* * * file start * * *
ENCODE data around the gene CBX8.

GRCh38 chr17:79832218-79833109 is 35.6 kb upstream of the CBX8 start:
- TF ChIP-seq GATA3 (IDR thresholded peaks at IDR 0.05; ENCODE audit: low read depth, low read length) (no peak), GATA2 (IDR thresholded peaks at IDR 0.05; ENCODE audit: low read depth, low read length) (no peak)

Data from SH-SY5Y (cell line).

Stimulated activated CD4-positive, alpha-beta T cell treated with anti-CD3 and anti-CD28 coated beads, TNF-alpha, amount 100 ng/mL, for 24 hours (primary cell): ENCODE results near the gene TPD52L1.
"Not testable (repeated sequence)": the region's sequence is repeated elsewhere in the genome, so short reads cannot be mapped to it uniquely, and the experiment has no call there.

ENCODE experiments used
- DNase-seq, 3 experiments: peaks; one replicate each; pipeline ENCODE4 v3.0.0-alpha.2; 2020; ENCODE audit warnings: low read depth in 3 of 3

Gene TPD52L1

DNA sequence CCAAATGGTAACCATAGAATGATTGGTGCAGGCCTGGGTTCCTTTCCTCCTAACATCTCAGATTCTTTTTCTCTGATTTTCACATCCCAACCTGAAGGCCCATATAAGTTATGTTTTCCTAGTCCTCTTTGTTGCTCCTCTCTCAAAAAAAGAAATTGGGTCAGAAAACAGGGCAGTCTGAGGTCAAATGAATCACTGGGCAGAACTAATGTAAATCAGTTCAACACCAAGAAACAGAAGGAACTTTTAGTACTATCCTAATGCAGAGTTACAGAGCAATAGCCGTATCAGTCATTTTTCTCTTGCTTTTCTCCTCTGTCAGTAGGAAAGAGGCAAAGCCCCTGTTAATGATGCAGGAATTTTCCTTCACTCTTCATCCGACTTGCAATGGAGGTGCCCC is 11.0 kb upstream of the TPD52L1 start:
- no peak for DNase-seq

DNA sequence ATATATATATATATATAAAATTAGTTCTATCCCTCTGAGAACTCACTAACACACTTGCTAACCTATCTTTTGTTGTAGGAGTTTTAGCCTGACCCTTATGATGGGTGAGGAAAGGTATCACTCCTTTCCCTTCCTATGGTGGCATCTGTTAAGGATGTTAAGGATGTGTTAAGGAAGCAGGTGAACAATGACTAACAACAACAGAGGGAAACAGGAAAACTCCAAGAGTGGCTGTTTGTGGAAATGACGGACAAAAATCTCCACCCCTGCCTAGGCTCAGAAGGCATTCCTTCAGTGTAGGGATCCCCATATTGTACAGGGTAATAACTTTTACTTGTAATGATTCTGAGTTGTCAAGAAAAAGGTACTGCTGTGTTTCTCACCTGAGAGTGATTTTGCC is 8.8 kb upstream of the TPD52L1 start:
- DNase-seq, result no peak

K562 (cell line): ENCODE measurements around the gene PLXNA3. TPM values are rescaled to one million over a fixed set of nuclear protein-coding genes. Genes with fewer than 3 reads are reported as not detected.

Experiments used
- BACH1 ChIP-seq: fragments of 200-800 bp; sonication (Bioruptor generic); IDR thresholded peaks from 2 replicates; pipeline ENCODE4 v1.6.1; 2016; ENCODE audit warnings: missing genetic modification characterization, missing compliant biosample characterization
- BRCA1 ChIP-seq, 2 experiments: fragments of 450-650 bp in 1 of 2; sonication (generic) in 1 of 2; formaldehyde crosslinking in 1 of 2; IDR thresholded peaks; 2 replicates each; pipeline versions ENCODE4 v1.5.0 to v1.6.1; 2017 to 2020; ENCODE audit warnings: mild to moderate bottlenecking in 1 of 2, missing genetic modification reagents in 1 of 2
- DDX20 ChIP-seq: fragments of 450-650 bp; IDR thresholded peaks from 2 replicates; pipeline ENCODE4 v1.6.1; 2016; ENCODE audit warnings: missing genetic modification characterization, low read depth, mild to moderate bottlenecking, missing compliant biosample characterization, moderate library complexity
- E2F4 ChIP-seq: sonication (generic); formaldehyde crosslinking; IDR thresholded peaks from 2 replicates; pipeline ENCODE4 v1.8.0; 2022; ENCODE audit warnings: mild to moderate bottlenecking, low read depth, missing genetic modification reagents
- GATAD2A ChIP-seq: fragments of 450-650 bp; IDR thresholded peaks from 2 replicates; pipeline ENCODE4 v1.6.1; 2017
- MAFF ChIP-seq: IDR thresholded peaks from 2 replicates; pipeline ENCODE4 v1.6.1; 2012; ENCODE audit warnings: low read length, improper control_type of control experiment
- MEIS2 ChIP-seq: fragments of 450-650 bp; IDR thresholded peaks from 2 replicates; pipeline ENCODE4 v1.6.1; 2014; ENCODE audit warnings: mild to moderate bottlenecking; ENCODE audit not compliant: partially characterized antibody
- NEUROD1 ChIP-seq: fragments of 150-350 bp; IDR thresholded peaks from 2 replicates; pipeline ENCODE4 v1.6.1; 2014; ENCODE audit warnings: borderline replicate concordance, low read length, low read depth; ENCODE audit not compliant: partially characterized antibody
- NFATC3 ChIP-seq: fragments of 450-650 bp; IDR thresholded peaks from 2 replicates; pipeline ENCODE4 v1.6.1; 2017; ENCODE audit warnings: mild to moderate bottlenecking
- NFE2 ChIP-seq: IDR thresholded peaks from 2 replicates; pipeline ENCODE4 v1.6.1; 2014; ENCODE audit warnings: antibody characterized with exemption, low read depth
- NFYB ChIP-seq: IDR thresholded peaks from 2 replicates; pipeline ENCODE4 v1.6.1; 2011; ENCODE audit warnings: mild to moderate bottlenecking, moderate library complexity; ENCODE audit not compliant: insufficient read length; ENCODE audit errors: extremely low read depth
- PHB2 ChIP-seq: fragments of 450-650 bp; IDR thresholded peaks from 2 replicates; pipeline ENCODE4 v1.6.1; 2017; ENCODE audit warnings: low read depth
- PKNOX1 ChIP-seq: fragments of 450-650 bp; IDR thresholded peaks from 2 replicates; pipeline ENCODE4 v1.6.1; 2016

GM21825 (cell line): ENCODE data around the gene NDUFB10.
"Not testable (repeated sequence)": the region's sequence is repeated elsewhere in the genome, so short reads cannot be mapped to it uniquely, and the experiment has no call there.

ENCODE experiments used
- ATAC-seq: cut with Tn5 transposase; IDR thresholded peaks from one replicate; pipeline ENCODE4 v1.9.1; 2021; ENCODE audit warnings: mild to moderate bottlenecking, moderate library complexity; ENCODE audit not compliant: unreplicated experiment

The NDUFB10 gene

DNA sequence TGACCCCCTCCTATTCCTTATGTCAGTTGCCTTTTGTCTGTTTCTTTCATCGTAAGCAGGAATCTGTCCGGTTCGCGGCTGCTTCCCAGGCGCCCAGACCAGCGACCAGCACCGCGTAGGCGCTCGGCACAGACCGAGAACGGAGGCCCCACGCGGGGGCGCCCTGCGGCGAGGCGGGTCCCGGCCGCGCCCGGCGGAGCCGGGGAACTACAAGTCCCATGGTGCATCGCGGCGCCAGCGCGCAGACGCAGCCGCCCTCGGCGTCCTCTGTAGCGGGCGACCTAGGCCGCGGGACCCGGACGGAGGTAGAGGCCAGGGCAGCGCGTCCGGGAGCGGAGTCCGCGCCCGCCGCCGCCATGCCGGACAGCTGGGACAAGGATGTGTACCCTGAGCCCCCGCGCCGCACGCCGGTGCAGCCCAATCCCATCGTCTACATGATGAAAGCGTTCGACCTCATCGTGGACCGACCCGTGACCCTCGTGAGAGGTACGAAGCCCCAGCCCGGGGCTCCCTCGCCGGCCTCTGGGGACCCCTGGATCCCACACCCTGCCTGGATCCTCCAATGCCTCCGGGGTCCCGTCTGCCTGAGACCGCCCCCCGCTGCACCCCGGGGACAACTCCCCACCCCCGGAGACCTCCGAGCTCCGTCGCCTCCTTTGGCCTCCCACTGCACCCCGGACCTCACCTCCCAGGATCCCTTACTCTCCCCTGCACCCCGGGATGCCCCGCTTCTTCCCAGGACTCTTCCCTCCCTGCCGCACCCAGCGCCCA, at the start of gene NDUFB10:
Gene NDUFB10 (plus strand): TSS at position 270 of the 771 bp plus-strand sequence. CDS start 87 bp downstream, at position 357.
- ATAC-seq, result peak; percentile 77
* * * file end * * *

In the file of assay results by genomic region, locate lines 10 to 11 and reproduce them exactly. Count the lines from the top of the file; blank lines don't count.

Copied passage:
DNA sequence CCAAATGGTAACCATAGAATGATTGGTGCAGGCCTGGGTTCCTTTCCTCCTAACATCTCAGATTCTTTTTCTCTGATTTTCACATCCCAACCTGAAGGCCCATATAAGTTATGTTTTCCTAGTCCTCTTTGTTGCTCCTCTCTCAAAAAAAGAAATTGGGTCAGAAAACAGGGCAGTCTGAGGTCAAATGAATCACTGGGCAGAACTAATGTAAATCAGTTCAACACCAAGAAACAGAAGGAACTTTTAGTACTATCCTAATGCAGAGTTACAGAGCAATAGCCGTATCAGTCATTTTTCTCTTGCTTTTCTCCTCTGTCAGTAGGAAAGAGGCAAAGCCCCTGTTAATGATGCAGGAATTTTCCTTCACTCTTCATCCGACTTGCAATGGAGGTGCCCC is 11.0 kb upstream of the TPD52L1 start:
- no peak for DNase-seq